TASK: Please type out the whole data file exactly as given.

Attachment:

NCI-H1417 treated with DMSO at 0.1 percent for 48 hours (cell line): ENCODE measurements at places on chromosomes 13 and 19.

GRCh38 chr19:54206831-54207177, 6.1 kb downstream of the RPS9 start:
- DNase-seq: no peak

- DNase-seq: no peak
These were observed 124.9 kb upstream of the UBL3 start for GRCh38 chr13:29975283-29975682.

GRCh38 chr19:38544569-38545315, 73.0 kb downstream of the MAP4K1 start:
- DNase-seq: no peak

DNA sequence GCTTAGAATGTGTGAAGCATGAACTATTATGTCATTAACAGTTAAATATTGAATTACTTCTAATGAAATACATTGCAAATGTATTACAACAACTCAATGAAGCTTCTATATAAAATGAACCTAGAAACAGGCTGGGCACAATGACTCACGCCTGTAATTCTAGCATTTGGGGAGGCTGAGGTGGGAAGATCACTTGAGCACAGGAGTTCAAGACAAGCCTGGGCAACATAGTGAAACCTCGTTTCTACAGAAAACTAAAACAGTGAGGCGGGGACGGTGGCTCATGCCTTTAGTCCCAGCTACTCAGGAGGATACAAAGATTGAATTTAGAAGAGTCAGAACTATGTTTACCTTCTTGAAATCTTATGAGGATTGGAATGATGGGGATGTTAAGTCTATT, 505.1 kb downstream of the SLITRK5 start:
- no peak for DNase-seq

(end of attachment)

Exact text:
NCI-H1417 treated with DMSO at 0.1 percent for 48 hours (cell line): ENCODE measurements at places on chromosomes 13 and 19.

GRCh38 chr19:54206831-54207177, 6.1 kb downstream of the RPS9 start:
- DNase-seq: no peak

- DNase-seq: no peak
These were observed 124.9 kb upstream of the UBL3 start for GRCh38 chr13:29975283-29975682.

GRCh38 chr19:38544569-38545315, 73.0 kb downstream of the MAP4K1 start:
- DNase-seq: no peak

DNA sequence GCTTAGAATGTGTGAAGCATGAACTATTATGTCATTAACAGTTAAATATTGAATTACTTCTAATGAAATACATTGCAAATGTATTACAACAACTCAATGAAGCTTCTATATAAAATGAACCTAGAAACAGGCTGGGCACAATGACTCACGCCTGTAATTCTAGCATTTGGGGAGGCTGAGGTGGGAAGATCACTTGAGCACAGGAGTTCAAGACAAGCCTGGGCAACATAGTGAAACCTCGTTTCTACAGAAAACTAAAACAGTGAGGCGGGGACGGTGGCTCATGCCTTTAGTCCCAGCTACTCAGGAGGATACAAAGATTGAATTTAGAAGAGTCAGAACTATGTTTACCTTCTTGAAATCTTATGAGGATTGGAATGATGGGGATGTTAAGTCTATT, 505.1 kb downstream of the SLITRK5 start:
- no peak for DNase-seq